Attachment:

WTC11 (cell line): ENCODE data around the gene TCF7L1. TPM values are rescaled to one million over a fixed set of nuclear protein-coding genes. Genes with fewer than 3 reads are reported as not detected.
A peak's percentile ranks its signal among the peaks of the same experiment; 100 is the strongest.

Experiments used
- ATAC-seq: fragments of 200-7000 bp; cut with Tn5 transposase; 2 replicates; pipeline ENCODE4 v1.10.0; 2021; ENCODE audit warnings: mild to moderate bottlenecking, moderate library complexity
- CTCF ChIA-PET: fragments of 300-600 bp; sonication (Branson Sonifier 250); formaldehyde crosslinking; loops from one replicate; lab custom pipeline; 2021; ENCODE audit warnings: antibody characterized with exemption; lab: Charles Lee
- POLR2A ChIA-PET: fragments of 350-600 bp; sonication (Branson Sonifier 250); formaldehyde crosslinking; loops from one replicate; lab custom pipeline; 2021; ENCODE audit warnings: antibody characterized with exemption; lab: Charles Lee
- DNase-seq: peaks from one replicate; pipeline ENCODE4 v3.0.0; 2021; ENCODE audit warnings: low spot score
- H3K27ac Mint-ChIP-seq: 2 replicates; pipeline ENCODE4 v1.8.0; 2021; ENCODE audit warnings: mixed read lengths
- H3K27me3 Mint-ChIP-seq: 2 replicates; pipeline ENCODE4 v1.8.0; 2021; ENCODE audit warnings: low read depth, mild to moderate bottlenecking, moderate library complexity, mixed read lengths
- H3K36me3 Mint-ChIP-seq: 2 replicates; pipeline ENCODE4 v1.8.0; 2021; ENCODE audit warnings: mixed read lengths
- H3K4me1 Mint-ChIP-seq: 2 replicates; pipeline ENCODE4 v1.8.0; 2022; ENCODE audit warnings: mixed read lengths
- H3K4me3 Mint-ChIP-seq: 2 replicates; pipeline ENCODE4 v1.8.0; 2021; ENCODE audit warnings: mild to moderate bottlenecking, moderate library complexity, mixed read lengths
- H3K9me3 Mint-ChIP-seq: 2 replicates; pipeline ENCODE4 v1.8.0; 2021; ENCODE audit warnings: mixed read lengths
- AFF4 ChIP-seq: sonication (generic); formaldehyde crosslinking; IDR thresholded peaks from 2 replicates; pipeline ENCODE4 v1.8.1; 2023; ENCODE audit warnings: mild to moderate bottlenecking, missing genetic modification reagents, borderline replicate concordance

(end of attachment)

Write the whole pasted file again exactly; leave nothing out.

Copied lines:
WTC11 (cell line): ENCODE data around the gene TCF7L1. TPM values are rescaled to one million over a fixed set of nuclear protein-coding genes. Genes with fewer than 3 reads are reported as not detected.
A peak's percentile ranks its signal among the peaks of the same experiment; 100 is the strongest.

Experiments used
- ATAC-seq: fragments of 200-7000 bp; cut with Tn5 transposase; 2 replicates; pipeline ENCODE4 v1.10.0; 2021; ENCODE audit warnings: mild to moderate bottlenecking, moderate library complexity
- CTCF ChIA-PET: fragments of 300-600 bp; sonication (Branson Sonifier 250); formaldehyde crosslinking; loops from one replicate; lab custom pipeline; 2021; ENCODE audit warnings: antibody characterized with exemption; lab: Charles Lee
- POLR2A ChIA-PET: fragments of 350-600 bp; sonication (Branson Sonifier 250); formaldehyde crosslinking; loops from one replicate; lab custom pipeline; 2021; ENCODE audit warnings: antibody characterized with exemption; lab: Charles Lee
- DNase-seq: peaks from one replicate; pipeline ENCODE4 v3.0.0; 2021; ENCODE audit warnings: low spot score
- H3K27ac Mint-ChIP-seq: 2 replicates; pipeline ENCODE4 v1.8.0; 2021; ENCODE audit warnings: mixed read lengths
- H3K27me3 Mint-ChIP-seq: 2 replicates; pipeline ENCODE4 v1.8.0; 2021; ENCODE audit warnings: low read depth, mild to moderate bottlenecking, moderate library complexity, mixed read lengths
- H3K36me3 Mint-ChIP-seq: 2 replicates; pipeline ENCODE4 v1.8.0; 2021; ENCODE audit warnings: mixed read lengths
- H3K4me1 Mint-ChIP-seq: 2 replicates; pipeline ENCODE4 v1.8.0; 2022; ENCODE audit warnings: mixed read lengths
- H3K4me3 Mint-ChIP-seq: 2 replicates; pipeline ENCODE4 v1.8.0; 2021; ENCODE audit warnings: mild to moderate bottlenecking, moderate library complexity, mixed read lengths
- H3K9me3 Mint-ChIP-seq: 2 replicates; pipeline ENCODE4 v1.8.0; 2021; ENCODE audit warnings: mixed read lengths
- AFF4 ChIP-seq: sonication (generic); formaldehyde crosslinking; IDR thresholded peaks from 2 replicates; pipeline ENCODE4 v1.8.1; 2023; ENCODE audit warnings: mild to moderate bottlenecking, missing genetic modification reagents, borderline replicate concordance